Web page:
Empty stands may have greeted Lauren Price’s Olympic triumph but the ‘insane’ reception since returning home has more than made up for that.
Price has rubbed shoulders with Prince William, received the freedom of Caerphilly and stewed over next steps with boxing supremo Eddie Hearn since winning Team GB’s 22nd and final gold of a memorable fortnight.
And her fairytale year shows no sign of slowing down, with the 27-year-old middleweight champion from Newport now crowned the inaugural Olympian of the Year at the National Lottery Awards.
A public vote saw Price beat illustrious competition from a string of Team GB’s summer heroes and she revealed seeing Adam Peaty open the floodgates provided all the inspiration she needed to follow suit.
“I remember watching Adam win our first gold from the village,” she said. “That was the realisation of ‘right, we’re here now, we’ve got a job to get done’.
“It was a little bit annoying having to wait so long myself – Karriss [Artingstall] won bronze and she boxed three times before I’d even had one fight.
“I was favourite to win gold, which was extra pressure as well, but within myself I knew I’d trained hard and I was in a good place physically and mentally.
“I was so confident going into each fight and seemed to get better as the tournament progressed. To win gold was a dream come true.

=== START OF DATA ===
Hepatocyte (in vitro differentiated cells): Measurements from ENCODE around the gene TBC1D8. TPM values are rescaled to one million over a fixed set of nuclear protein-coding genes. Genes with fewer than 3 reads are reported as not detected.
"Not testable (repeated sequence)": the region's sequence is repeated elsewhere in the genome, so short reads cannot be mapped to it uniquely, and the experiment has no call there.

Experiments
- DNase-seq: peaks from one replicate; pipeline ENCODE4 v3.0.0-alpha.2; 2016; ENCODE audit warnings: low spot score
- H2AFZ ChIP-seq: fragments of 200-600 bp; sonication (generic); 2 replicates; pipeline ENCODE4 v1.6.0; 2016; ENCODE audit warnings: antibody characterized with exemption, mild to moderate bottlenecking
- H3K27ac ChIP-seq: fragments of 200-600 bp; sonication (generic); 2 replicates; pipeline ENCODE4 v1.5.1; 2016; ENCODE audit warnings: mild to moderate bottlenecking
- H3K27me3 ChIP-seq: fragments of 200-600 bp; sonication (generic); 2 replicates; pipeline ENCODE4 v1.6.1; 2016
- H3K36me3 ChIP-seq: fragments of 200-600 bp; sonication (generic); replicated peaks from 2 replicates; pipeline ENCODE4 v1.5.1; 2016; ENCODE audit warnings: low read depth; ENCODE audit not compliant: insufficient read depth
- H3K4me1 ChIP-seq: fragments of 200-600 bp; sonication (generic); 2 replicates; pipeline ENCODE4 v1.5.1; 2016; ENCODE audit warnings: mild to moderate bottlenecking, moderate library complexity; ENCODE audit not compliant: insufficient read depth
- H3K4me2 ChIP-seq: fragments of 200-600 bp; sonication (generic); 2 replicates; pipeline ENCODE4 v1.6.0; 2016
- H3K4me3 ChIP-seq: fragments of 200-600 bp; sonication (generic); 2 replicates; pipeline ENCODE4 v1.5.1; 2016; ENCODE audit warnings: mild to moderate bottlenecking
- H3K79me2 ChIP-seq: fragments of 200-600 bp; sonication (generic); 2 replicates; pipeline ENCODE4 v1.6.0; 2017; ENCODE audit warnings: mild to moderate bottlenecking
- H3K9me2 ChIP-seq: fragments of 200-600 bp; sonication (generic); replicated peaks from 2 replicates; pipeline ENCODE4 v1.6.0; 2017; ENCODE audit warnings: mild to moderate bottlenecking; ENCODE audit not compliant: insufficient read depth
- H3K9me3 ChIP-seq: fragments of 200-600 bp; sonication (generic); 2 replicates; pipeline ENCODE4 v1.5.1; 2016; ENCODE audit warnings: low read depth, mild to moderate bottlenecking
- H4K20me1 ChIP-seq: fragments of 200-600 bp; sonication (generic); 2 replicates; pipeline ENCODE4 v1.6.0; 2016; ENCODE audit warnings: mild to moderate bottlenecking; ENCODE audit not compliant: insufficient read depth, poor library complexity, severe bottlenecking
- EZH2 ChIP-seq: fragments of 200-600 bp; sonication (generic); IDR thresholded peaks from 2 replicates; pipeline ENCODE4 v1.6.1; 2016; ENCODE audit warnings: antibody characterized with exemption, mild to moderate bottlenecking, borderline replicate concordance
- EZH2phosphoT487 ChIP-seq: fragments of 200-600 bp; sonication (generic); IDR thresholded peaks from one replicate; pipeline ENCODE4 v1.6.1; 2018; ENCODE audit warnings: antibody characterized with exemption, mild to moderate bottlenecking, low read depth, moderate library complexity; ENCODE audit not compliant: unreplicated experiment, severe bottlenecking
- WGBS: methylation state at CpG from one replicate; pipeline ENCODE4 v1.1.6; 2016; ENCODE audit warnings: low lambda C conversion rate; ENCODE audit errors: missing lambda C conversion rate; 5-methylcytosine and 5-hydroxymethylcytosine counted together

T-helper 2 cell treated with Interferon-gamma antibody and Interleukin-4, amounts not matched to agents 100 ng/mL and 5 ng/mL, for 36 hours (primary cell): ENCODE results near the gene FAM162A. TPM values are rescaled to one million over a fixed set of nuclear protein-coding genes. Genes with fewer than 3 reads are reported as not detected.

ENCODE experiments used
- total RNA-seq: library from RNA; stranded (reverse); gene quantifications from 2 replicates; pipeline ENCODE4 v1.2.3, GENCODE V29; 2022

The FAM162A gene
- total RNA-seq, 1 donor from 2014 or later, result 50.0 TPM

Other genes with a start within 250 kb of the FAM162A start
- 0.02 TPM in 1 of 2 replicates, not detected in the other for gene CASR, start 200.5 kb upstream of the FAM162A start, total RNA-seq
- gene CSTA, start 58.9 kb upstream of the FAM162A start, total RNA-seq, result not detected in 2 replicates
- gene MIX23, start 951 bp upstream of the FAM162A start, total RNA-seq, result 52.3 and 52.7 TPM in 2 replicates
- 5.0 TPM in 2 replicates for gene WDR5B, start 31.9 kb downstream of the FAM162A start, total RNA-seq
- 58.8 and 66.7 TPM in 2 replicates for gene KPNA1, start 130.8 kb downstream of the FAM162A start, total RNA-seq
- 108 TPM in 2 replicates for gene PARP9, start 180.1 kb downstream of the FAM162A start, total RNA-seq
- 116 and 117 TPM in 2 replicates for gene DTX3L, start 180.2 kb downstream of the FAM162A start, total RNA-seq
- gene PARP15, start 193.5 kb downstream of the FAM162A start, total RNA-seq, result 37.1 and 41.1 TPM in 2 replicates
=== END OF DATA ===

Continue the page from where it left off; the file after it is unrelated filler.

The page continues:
“It was insane when I got back. I just remember pulling up to 300 people waving Welsh flags, British flags, I was signing autographs, having photos.
“I hadn’t seen my nan for seven weeks and I’d never seen her move so quick – the car pulled up and she sprinted towards me.
“I’ve had letters to my house, the boxing gym – it has been unbelievable, to be honest.”
Price remains ‘on the fence’ about her future ambitions, with turning professional among the options she is exploring.
Doing so would not necessarily preclude the former Welsh international footballer defending her crown in Paris but for now at least, the former kickboxing world champion is still reflecting on the latest chapter in her incredible sporting tale.
“It tops everything in my career,” said Price, whose gold is one of 929 medals won by Great Britain and Northern Ireland athletes since National Lottery funding started in 1997.
“Winning gold was crazy at the time as it hadn’t sunk in but it has now.
“I remember being a child, eight years of age watching Kelly Holmes in Athens, thinking I want to win a gold medal.
“To some people it might have sounded silly but it just shows that if you believe in yourself and work hard enough, you can achieve anything.”
No one does more to support our Olympic and Paralympic athletes than National Lottery players, who raise more than £30 million each week for good causes including grassroots and elite sport. For more information about The National Lottery Awards visit www.lotterygoodcauses.org.uk and follow the campaign on Twitter: @LottoGoodCauses #NLAwards